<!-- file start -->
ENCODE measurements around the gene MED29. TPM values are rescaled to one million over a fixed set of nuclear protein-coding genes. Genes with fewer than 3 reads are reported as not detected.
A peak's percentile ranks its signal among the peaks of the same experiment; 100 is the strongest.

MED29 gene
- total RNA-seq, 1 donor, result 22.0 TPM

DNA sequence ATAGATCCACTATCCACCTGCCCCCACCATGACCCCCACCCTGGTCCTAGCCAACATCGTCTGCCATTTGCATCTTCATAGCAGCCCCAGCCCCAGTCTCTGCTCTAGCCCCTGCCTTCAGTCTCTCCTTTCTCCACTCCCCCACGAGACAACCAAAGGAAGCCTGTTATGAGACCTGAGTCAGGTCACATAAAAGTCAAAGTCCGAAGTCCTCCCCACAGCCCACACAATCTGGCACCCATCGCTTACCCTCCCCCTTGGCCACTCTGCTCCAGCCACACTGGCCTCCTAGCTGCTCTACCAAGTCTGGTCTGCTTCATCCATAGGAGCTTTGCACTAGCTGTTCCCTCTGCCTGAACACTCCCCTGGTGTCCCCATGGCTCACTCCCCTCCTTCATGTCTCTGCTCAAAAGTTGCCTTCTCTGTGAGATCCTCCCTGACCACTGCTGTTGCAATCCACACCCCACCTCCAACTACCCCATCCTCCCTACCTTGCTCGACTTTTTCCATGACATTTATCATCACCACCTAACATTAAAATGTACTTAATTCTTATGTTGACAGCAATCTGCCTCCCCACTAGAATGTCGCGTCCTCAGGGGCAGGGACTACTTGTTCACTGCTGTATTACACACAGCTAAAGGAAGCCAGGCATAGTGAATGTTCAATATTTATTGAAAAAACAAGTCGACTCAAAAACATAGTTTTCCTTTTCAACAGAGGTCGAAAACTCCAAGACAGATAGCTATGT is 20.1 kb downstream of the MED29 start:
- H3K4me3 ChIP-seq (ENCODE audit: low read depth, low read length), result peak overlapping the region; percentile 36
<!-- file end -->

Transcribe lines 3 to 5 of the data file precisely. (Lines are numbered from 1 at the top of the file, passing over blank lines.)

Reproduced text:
MED29 gene
- total RNA-seq, 1 donor, result 22.0 TPM

DNA sequence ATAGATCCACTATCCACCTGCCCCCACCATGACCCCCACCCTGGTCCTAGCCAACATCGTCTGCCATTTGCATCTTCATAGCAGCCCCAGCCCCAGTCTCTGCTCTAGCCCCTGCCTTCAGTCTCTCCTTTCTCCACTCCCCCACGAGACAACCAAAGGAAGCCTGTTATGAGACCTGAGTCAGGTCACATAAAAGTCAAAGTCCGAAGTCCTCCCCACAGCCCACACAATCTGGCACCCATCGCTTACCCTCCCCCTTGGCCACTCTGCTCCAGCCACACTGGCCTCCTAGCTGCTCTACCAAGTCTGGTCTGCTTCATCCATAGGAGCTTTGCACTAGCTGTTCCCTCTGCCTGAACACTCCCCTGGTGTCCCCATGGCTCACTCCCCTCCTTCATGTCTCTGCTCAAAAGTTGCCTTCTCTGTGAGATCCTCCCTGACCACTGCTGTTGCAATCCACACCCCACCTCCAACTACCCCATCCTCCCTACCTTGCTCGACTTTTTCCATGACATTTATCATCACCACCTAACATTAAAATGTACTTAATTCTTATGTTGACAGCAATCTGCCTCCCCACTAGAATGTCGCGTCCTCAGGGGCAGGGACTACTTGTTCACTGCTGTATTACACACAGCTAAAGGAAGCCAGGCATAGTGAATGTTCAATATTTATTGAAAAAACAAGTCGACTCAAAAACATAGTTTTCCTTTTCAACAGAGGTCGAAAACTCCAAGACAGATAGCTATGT is 20.1 kb downstream of the MED29 start: